The Glamorous Magi
Living in a world that often appears filled with bitterness and skepticism, it’s difficult to believe that a woman who has been given so much would be giving just as much. But that’s the paradigm that is Jean Shafiroff. Not so hidden beneath the elegant gowns and vintage Hubert de Givenchy dresses is a giving heart, whose beat echoes a Magi’s tale, perhaps even a fairy tale.
Her passion for fashion is clear. Frequently named on the best-dressed list, she loves mixing haute couture, vintage and affordable pieces. She is very much a fan of Oscar de la Renta but also loves Carolina Herrera, Zang Toi and B. Michael. Other talents whose design she admires include Victor de Souza and Alexander Wang. “Of course, I love Ralph Lauren, Michael Kors, Prada, Chanel. It’s fun to mix them with items from H&M, Zara and vintage shops.” But despite her fervor for glamorous couture, her true love is philanthropy.
Tonight she is hosting a toy drive for kids on behalf of New York City Mission Society. Watching Jean Shafiroff glide gracefully across her opulent Park Avenue residence is like watching a Disney princess waltz around an animated palatial ballroom. The similarities are striking: her figure is statuesque, perfectly fitting a tantalizing emerald gown. She has an enviable pulchritudinous porcelain complexion that complements a sublime face with a Holly Golightly-esque expression, which is genuinely warm, welcoming and unassuming.
Hands clasped around three sullied champagne flutes, she apologizes quietly while navigating around guests congregating in clusters. “Let me show you around. But first, I’ll just put these away,“ The attentive hostess adds that her guests shouldn’t be in rooms that are in “such disarray.” Of course, the state of the abode was far from it. But for Jean Shafiroff, for whom respect for others is paramount, little things like not tidying up perfectly at a party would be tantamount to disrespecting her guests.
Whereas most people might have simply called aside one of the servers or an assistant to do the work, Jean instinctually pitches in. Her idea of leadership rises from the bottom up. She is quite comfortably a firm believer in the team concept and dwells in working with, and at the same level as, everyone else.
This philanthropist insists on playing a doer not a commander. She communicates the relevance of her thoughts by her deeds. As much as the victories, she shares the disappointments, rejections and frustrations alongside any other volunteer, in any and all of the numerous charitable projects and organizations in which she is involved.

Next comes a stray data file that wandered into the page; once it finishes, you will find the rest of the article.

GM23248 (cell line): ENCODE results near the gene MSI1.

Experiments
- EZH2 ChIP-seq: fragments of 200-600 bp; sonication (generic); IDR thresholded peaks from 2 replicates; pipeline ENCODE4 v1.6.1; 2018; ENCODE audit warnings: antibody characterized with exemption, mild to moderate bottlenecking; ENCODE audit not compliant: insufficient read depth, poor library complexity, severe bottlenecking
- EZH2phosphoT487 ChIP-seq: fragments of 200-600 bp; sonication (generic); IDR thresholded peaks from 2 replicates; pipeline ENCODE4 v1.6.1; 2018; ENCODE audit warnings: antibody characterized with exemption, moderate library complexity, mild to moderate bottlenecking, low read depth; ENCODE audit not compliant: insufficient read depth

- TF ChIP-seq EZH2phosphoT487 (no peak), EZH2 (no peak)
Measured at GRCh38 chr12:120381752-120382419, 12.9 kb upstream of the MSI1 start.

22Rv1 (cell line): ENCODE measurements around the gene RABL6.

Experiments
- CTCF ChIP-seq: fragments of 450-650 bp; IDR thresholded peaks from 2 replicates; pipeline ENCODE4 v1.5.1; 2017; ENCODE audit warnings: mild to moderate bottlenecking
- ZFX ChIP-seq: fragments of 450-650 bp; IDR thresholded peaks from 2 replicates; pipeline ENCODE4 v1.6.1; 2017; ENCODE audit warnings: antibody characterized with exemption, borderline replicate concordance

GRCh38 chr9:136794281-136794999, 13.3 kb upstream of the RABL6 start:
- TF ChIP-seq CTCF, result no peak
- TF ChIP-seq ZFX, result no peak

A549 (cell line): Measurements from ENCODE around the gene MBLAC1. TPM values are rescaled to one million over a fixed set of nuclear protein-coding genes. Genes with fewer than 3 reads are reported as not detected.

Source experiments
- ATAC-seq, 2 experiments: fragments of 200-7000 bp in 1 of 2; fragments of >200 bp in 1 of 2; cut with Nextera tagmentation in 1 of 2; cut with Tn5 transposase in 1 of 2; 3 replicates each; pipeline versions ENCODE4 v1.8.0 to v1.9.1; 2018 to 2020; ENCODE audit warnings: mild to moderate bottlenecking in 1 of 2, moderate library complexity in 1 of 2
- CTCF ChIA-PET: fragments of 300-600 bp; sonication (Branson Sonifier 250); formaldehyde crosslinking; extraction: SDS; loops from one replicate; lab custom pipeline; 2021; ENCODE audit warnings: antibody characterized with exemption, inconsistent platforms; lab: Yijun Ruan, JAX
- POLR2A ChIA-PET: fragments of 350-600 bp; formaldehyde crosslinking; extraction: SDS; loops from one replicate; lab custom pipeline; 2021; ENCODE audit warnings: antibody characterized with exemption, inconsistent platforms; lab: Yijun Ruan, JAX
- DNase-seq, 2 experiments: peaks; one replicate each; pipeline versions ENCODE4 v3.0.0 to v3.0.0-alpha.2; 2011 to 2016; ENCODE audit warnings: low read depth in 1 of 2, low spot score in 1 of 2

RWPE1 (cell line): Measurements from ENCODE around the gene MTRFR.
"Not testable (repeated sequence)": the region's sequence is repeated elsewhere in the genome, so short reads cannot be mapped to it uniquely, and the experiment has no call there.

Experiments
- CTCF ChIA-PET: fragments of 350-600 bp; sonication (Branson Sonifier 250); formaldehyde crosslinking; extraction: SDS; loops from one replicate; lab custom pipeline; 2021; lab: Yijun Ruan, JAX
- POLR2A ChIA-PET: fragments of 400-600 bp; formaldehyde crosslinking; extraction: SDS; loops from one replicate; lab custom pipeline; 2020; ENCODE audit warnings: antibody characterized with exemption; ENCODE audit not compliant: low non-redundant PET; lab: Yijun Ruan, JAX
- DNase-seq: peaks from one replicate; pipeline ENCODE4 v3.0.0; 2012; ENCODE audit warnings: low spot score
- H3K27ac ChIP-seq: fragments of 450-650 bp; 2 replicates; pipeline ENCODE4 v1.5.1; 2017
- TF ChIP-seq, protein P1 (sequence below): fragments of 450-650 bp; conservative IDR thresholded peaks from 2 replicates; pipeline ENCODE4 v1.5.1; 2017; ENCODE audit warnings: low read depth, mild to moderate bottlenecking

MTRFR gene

Her humility is instantly disarming. For many, it’s a refreshing and much needed departure from other self-proclaimed philanthropists, some of whom delight in opportunities to control, or in the adulation they receive, or in both. Philanthropy for some is just another way of marketing themselves.
Unlike them, Jean lives the definition of philanthropy, i.e., the love of other human beings. (The opposite of narcissism, which is the love of oneself alone!) She believes this love of humanity was inculcated early on in her youth by her parents, and through her catholic education and upbringing.
Born Jean Lutri and raised in Long Island, New York, her father, Placido Lutri, was a Juilliard graduate, a former music chairman and director of district bands for Levittown schools. Her mother, Rose, was a painter and textile designer. Jean recalls the tremendous love her father had for children he educated. Both her parents exhibited care for others in need. Such acts of compassion served as shining examples for Jean and her brothers.
After graduating from Holy Trinity Diocesan High School in Hicksville, Jean went on to earn a Bachelor of Science in Physical Therapy degree from Columbia College of Physicians and Surgeons. She had been a physical therapist at St. Luke’s Hospital in New York City before moving on and receiving her MBA from Columbia Business School. Thereafter she worked both in public finance and later in private partnerships on Wall Street, including in the corporate finance department of investment bank L.F. Rothschild, Unterberg, Towbin.
In 1982, she married Martin Shafiroff, an investment advisor, then managing director at Lehman Brothers Kuhn Loeb Inc. Their fairy tale wedding took place at the Grand Ballroom of the legendary Pierre Hotel.
For many years, she devoted her time fully as a wife and as a doting mother to their two daughters, Jacqueline and Elizabeth. But her natural inclination to pitch in and to give never wavered.
“When my daughters were in school, I was a class mother for a number of years. We supervised class trips and were involved in helping organize certain (class) activities,” says Jean. One especially memorable project was an 8th grade annual fund. It was an initiative to get parents to contribute to the school. The success arising from their hard work was evidenced by a surprising increase to one hundred percent parent participation. Previously, the school had had to rely only on a handful of potentially “large gifts.”
by Loy Bernal Carlos